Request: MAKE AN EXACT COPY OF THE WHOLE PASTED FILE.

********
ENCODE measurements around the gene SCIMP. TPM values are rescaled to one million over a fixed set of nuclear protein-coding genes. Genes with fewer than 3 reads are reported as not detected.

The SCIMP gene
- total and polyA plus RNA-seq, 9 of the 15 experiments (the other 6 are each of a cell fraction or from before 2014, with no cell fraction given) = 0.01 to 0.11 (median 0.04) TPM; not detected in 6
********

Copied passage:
ENCODE measurements around the gene SCIMP. TPM values are rescaled to one million over a fixed set of nuclear protein-coding genes. Genes with fewer than 3 reads are reported as not detected.

The SCIMP gene
- total and polyA plus RNA-seq, 9 of the 15 experiments (the other 6 are each of a cell fraction or from before 2014, with no cell fraction given) = 0.01 to 0.11 (median 0.04) TPM; not detected in 6